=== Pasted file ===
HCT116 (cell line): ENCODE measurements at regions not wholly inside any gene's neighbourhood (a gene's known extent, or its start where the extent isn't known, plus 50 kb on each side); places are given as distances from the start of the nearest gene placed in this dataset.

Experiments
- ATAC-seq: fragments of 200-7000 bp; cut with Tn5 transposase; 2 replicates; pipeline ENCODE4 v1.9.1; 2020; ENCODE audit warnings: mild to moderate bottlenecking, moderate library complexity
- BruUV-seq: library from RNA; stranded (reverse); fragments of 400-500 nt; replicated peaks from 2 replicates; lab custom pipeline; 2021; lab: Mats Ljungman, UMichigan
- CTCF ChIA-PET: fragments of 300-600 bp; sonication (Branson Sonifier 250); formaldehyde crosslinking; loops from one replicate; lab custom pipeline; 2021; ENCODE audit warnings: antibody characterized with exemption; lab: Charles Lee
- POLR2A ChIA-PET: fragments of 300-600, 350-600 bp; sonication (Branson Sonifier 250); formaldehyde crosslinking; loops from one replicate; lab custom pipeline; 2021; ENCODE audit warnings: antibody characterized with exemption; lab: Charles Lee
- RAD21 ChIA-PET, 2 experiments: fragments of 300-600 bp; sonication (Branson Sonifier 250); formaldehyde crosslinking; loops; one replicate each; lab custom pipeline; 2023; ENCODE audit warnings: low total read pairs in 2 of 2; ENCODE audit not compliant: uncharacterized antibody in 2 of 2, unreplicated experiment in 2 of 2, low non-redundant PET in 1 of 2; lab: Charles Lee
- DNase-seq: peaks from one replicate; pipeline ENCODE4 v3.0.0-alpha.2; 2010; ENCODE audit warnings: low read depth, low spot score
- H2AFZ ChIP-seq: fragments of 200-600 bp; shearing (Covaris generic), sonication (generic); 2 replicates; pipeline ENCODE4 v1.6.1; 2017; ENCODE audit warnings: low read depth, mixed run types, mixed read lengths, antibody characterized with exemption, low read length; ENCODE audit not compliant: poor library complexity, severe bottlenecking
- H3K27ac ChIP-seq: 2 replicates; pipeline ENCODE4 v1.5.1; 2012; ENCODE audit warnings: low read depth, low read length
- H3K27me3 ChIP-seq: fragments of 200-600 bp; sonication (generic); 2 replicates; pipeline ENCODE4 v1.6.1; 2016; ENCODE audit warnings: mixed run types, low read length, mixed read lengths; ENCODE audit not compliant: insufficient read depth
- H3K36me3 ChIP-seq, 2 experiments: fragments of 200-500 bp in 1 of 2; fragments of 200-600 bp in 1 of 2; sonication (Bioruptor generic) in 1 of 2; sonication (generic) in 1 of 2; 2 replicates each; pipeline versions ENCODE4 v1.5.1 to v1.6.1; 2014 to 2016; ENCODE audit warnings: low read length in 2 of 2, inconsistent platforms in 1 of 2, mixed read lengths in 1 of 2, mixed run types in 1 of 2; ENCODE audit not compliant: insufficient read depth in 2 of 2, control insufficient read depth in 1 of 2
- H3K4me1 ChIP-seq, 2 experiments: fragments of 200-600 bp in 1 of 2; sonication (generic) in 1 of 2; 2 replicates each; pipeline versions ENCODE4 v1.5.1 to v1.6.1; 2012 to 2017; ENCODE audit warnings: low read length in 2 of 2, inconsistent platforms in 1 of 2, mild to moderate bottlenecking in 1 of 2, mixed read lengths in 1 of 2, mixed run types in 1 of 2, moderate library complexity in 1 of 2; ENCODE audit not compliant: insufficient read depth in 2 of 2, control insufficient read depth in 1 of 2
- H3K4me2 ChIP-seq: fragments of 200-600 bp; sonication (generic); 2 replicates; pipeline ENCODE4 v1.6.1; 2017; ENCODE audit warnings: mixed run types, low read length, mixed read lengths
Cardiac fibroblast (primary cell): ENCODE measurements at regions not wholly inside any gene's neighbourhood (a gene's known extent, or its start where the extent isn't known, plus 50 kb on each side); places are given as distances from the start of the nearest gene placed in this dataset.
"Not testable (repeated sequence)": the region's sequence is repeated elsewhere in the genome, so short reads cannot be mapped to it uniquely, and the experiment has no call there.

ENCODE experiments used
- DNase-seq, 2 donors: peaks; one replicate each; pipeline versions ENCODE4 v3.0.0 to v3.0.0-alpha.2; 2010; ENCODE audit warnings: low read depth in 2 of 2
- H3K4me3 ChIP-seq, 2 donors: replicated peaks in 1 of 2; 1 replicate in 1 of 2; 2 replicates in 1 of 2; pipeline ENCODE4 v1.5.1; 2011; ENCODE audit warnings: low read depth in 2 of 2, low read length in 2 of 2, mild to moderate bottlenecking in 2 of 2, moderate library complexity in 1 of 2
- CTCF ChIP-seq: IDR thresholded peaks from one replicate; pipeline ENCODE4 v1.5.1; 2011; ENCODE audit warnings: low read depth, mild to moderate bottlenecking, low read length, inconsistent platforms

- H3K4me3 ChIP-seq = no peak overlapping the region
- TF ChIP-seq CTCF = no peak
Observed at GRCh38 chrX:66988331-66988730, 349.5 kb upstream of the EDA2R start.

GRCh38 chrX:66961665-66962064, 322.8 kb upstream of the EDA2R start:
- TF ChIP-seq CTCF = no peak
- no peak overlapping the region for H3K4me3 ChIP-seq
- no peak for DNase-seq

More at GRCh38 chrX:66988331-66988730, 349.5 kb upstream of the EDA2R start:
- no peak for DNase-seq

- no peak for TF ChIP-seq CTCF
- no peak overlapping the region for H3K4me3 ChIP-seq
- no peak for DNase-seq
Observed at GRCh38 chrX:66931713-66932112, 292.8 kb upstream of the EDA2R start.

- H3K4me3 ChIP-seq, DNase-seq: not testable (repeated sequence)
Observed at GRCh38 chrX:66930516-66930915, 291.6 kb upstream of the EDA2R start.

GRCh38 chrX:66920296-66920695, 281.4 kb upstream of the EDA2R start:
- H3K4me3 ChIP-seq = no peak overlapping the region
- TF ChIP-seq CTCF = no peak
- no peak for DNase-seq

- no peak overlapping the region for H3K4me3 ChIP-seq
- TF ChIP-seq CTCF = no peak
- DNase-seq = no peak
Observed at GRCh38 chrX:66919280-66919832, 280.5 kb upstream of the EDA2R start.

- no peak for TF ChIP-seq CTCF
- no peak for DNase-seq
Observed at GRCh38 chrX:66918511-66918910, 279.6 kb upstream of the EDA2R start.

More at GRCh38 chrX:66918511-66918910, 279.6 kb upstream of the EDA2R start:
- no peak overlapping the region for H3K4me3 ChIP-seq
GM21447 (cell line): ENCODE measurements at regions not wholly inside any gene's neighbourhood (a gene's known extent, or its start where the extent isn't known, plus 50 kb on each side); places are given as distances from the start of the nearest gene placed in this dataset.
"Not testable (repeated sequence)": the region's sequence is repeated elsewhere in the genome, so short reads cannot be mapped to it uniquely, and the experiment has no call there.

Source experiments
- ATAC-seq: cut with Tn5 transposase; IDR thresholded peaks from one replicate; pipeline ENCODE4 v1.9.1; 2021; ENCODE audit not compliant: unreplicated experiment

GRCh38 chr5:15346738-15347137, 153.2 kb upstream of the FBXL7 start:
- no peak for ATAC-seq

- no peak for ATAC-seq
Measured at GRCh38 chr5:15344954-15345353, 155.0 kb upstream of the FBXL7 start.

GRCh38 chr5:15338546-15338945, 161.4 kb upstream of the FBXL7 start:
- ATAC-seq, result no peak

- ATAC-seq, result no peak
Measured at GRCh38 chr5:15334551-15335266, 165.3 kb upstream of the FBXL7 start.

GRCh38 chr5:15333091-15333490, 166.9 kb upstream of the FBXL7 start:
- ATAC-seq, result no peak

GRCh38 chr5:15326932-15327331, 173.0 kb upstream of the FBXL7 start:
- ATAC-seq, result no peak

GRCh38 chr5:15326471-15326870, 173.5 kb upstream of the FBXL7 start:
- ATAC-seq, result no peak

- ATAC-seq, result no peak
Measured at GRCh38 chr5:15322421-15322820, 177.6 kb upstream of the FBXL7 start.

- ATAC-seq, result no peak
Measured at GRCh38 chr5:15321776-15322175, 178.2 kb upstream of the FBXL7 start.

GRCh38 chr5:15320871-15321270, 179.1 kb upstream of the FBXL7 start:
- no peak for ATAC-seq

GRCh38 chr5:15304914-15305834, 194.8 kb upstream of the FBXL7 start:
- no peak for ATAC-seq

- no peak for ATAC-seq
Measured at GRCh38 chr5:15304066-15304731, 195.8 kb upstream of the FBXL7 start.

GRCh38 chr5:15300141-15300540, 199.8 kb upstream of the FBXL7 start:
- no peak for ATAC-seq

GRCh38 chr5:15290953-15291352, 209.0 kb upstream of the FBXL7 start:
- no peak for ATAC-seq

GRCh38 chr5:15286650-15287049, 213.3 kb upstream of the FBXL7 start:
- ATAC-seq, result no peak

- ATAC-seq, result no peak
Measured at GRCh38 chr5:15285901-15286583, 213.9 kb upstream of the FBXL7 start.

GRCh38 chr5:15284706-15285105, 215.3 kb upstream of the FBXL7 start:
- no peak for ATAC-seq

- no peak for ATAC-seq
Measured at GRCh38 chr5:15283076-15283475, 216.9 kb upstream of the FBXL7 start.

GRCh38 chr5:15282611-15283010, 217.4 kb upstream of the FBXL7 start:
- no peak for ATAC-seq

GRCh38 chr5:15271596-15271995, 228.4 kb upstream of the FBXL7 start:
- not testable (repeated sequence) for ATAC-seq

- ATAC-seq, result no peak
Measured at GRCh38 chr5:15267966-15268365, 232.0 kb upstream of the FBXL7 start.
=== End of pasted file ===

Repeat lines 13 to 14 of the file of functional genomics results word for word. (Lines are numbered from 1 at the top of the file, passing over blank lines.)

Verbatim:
- H3K4me1 ChIP-seq, 2 experiments: fragments of 200-600 bp in 1 of 2; sonication (generic) in 1 of 2; 2 replicates each; pipeline versions ENCODE4 v1.5.1 to v1.6.1; 2012 to 2017; ENCODE audit warnings: low read length in 2 of 2, inconsistent platforms in 1 of 2, mild to moderate bottlenecking in 1 of 2, mixed read lengths in 1 of 2, mixed run types in 1 of 2, moderate library complexity in 1 of 2; ENCODE audit not compliant: insufficient read depth in 2 of 2, control insufficient read depth in 1 of 2
- H3K4me2 ChIP-seq: fragments of 200-600 bp; sonication (generic); 2 replicates; pipeline ENCODE4 v1.6.1; 2017; ENCODE audit warnings: mixed run types, low read length, mixed read lengths